In order to protect religious freedom, the institutions of the Church and the State must be separate institutions with different functions. The State serves to protect rights and keep order, while the Church serves to nourish the soul. If the Church and State become one institution, you'll get either religious persecution or a theocracy. Or both. And I don't know about you, but I don't want either one!

However, that's not to say that people of faith cannot vote based on their values. Far from it! I believe, as people of faith, we should speak out about issues we feel strongly about. As Martin Luther King once said, "The Church is neither the master of the State, nor the slave of the State, but the conscience of the State." We should keep the two institutions separate, that's all.

Hopefully that clears things up.

Friday, October 15, 2010

Run and Hide From Bradlee Dean

This morning on Christian Nightmares, I saw this delightful promo video for You Can Run But You Cannot Hide International:



Oh man, I think I'll need two hands to count everything that's wrong with this! Let's see:

1. This video talks extensively about the Constitution, but did you notice how many times they mention the Bible? ZERO!!!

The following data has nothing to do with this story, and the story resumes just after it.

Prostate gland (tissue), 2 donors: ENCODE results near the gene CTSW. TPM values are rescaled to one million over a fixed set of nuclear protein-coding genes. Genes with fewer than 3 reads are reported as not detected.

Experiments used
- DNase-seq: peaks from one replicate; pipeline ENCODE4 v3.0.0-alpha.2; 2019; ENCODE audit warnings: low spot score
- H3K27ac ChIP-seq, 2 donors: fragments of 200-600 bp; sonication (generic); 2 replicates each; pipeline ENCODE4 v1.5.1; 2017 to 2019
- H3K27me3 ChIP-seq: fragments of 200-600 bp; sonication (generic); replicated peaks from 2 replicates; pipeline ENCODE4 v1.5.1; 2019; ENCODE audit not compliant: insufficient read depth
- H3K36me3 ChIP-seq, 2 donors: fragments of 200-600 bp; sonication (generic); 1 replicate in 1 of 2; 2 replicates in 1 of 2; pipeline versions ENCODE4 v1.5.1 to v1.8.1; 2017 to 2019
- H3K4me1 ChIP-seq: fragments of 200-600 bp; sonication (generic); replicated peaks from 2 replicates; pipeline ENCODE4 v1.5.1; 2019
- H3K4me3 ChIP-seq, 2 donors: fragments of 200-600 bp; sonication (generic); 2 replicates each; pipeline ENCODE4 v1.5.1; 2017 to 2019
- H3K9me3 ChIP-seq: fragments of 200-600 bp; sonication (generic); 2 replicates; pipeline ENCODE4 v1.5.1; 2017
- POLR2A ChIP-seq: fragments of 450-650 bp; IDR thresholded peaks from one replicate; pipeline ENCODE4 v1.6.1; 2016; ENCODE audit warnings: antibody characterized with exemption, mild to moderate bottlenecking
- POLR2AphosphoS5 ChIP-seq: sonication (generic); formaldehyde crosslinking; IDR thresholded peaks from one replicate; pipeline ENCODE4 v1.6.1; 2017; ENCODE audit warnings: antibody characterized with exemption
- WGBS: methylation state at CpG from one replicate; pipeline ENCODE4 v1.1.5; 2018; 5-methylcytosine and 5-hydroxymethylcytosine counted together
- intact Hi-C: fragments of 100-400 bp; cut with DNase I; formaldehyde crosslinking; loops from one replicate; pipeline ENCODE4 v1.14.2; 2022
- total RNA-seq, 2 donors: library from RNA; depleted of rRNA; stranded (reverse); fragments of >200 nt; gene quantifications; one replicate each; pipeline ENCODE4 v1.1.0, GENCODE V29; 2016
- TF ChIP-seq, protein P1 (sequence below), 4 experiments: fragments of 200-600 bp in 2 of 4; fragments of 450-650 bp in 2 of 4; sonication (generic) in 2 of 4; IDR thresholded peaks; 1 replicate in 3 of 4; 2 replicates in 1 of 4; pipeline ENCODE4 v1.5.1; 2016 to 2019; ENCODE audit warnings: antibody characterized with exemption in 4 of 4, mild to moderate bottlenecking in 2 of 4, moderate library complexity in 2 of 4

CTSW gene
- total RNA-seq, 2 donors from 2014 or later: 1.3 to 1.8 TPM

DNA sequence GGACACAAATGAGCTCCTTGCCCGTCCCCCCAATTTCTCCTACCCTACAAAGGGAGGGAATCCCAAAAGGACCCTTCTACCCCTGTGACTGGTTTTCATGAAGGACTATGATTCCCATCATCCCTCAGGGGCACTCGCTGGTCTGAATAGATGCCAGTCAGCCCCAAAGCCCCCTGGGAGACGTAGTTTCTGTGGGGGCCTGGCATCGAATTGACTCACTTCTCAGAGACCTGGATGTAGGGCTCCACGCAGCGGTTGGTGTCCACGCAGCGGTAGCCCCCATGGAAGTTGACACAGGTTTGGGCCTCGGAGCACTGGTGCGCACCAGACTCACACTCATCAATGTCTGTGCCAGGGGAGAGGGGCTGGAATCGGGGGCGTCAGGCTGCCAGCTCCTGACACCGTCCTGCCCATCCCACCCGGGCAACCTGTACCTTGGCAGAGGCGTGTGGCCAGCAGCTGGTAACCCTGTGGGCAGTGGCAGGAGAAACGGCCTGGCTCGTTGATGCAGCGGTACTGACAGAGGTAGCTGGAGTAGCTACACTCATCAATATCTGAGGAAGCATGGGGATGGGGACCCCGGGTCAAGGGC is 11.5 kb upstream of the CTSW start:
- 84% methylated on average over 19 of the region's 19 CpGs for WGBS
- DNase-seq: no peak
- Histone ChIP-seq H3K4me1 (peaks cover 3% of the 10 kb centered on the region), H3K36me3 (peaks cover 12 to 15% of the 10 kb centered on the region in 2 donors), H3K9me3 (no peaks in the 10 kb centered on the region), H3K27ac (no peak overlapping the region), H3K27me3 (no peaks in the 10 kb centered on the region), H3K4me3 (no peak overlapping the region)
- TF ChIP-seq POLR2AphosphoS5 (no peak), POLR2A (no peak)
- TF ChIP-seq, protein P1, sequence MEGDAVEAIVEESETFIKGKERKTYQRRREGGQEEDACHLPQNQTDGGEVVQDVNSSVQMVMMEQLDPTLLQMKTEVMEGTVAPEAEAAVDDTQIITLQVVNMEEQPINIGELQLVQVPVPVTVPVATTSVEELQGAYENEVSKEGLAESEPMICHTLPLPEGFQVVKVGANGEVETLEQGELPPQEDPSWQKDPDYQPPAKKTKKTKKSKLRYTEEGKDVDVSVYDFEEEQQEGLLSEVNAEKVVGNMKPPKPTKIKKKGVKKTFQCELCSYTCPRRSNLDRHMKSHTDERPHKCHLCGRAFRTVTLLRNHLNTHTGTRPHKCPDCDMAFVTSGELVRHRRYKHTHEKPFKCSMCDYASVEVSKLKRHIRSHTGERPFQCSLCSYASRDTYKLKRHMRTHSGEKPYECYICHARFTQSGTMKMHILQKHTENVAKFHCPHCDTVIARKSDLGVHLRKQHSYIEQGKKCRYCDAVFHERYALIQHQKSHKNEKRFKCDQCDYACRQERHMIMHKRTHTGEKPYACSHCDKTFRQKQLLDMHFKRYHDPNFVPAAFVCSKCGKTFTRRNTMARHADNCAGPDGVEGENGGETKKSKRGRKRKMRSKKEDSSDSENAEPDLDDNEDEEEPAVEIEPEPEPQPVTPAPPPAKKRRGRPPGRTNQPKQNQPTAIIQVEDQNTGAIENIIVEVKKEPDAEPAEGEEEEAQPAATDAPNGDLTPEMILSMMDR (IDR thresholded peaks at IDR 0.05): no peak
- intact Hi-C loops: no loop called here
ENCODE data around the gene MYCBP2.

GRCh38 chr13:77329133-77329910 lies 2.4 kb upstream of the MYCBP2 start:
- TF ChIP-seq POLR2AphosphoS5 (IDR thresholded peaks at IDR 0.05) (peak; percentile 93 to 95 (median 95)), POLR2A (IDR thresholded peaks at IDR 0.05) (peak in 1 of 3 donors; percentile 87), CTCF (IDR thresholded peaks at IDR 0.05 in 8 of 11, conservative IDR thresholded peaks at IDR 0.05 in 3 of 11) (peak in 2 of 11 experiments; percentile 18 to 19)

2. In fact, I don't think they even mention Jesus in this video!

3. First they say YCRBYCH has been in business since 1998, then they say 1999. Maybe it started December 31 of '98?

4. Bradlee Dean has a bigger anti-gay agenda than Albert Mohler. Here's what Dean had to say about anti-gay bullying legislatures:

“The state-run media is going after the schools for resisting the homosexual indoctrination. The homosexuals are now blaming — they are playing the victims — the homosexuals are now blaming their stance as the reason that young homosexuals are committing suicide because of the schools’ intolerance to the lifestyle of homosexuality.” (Source: The Minnesota Independent


5. I see flags, but no cross. Huh?

I could go on and on, but I think you get the message. And the message is this: RUN AND HIDE FROM BRADLEE DEAN!!!

Tuesday, October 12, 2010

Mormon Mondays (on Tuesday): The Book of Mormon Challenge, Part 1